The newest character on Sesame Street is on the autism spectrum. "Julia" debuted this week in an online story titled "We're Amazing, 1, 2, 3."
The digital story is part of a Sesame Street initiative called "See Amazing in All Children," which aims to take the stigma out of autism.
Julia, a preschooler who is friends with Elmo, is dealing with the developmental disorder. In the story, she is more sensitive to sounds than other kids, sometimes takes longer to answer questions than others on the playground, and "flaps" her hands when she's excited.
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Lori Mele advocates for more acceptance of kids with autism through her work at the Vermont Family Network, a statewide nonprofit which aims to empower and support Vermont families of children with special needs. Mele said she likes how the story spotlights Julia's different behaviors and communication styles.
Julia's mannerisms, Mele said, may offer glimpses for young readers at how children with autism may behave in real life.
"It's long overdue," Mele said of the addition of such a character for a preschool audience. "The more we can really include and embrace differences, I think the better off we're going to be."
Mele's 14-year-old daughter, Bia, is on the autism spectrum and said she also has Asperger's syndrome. The freshman at Champlain Valley Union High School in Hinesburg praised the addition of the character.
"It's so important to spread awareness," the student said. "I think it's a sign we're evolving."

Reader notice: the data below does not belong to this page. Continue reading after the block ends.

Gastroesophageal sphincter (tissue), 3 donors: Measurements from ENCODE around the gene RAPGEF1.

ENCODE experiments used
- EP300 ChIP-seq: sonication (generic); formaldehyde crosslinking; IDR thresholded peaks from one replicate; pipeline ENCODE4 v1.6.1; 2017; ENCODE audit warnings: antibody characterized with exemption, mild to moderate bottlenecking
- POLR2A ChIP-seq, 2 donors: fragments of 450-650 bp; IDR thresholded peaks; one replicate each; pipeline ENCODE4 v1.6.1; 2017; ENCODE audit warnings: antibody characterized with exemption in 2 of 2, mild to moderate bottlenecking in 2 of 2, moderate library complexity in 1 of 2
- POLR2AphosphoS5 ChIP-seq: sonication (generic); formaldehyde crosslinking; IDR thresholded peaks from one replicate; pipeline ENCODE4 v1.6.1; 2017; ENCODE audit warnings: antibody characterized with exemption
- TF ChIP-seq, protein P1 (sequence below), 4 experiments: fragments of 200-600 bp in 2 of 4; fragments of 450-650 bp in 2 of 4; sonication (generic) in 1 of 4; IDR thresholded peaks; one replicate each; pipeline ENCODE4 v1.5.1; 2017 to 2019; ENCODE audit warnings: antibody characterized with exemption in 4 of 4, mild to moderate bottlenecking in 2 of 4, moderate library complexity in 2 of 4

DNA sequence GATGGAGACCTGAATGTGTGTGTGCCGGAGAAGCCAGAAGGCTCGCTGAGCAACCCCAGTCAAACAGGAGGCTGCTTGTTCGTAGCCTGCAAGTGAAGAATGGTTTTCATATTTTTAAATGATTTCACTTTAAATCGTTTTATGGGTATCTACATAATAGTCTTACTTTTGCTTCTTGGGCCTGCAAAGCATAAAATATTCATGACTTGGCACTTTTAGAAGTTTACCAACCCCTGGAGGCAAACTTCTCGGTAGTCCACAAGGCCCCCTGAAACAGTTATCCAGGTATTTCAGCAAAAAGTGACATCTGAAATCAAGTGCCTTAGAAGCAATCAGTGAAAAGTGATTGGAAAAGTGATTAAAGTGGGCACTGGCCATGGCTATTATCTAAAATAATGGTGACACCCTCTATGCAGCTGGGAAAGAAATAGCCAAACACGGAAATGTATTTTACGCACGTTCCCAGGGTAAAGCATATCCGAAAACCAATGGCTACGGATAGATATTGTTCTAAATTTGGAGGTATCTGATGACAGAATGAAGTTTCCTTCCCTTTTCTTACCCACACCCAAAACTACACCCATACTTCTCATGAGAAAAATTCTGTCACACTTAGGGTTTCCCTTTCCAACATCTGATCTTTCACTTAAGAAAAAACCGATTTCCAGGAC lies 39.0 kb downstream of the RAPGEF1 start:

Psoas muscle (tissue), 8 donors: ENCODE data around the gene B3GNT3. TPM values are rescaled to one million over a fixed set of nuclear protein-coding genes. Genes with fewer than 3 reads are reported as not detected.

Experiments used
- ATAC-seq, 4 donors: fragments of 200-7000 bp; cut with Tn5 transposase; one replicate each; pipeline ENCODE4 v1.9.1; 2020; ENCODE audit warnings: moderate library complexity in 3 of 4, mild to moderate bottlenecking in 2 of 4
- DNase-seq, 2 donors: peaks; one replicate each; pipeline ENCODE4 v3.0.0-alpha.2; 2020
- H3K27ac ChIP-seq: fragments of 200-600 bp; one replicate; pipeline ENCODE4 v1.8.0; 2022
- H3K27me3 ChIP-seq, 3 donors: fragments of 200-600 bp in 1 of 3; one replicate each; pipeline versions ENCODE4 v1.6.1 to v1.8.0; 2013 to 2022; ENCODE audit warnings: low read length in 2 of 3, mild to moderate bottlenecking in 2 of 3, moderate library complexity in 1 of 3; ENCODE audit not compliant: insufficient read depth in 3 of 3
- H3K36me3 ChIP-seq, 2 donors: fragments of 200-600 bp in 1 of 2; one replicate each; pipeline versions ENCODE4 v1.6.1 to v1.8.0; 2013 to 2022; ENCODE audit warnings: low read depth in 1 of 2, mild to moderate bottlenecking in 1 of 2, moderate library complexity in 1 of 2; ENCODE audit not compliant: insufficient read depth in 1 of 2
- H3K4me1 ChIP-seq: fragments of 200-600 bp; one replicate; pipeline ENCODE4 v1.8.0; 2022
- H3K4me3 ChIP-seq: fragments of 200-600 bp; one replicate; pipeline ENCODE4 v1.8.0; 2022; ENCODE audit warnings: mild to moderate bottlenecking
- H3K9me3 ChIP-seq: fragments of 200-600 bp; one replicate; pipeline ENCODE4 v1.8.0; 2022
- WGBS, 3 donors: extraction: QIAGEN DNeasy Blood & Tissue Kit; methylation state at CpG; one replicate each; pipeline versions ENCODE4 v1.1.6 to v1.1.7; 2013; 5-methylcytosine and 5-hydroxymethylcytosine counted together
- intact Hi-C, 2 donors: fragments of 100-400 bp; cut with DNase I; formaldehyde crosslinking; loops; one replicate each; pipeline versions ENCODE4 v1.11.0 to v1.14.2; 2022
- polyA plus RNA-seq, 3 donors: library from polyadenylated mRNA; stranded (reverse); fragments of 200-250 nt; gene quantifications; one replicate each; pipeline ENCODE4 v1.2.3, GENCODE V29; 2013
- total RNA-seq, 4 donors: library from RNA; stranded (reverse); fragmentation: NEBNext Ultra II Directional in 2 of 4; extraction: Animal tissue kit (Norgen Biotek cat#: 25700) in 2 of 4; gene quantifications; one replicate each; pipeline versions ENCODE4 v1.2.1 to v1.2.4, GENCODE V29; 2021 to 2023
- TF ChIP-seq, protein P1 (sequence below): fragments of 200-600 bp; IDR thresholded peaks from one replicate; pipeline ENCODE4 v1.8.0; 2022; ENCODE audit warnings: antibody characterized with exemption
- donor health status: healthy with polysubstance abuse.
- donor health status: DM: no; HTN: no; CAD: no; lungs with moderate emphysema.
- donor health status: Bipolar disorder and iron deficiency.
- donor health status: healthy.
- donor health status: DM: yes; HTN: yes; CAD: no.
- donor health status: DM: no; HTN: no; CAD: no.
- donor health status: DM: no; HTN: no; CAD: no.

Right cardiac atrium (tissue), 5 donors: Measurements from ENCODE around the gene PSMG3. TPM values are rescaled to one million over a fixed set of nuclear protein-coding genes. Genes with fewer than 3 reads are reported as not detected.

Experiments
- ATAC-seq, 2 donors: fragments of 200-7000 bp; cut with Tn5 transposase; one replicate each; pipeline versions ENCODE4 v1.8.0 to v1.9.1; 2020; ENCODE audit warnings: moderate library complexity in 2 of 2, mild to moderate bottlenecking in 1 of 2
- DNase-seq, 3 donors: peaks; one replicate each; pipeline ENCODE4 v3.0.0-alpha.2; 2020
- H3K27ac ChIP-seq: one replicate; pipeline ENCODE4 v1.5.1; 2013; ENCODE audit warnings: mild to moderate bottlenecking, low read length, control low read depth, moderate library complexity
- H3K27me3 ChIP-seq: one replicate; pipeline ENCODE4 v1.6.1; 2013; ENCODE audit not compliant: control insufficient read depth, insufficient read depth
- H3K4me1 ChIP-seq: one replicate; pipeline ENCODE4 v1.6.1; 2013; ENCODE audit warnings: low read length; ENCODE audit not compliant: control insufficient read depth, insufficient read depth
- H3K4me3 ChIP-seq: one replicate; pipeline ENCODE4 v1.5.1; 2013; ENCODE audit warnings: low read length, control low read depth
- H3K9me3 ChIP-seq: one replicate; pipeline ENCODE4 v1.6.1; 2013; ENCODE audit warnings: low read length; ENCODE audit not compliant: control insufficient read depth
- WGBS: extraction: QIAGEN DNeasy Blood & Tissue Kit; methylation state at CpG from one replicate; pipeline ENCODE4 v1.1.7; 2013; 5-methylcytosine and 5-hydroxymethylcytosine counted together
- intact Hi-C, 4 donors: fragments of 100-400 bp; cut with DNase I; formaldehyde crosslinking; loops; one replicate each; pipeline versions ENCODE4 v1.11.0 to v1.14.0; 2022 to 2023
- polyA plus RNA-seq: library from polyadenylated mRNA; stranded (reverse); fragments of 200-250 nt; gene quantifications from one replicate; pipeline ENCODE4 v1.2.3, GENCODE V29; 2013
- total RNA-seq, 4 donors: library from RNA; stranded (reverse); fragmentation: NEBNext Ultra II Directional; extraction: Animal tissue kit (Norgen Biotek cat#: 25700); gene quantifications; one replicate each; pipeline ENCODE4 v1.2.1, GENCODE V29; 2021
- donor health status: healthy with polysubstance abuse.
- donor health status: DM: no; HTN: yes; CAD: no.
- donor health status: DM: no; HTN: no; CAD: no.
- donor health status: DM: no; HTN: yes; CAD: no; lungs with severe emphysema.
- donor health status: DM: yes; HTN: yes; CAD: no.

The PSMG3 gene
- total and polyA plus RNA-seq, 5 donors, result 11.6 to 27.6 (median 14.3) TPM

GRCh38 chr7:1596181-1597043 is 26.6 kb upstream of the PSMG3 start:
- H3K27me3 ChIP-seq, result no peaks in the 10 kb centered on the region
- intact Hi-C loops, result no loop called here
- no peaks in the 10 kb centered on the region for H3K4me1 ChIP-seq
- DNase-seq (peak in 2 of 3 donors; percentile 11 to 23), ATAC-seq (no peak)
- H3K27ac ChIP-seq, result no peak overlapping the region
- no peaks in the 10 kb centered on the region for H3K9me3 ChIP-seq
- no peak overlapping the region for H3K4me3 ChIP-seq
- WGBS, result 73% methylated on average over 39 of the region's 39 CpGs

Bia Mele said she thinks the extra visibility from Julia could eventually lead to more understanding, and, she hopes, less bullying.
"I think it's going to help people who have [autism] come out and say, 'Look, I have this, no big deal,'" the high schooler told necn. "Now that it's being talked about and people are getting what's going on, it's really relatable. It's more in people's brains. It's more in their life. People become more accepting."
Julia will be included in digital and printed story books featuring Sesame Workshop characters including Elmo and Abby Cadabby, the Associated Press reported.
Stacy Weinberger, the director of early childhood education at Burlington's King Street Center, told necn she believes preschoolers will be able to pick up on the meaning behind Julia.
"Kids are pretty savvy," Weinberger said. "They're very aware of each other's highs and lows, or who's sensitive about something."
Weinberger said parents now may be able to point to Julia as an example in their conversations at home with their children about differences between people.
"It's really essential to have those opportunities for kids to look at other ways, to alter their behavior--to make someone more comfortable," Weinberger said of how the story describes Julia's mannerisms in a way young readers can relate to.
The new initiative will also provide educational tools to teachers and families, toward its goal to "celebrate the uniqueness of each and every child."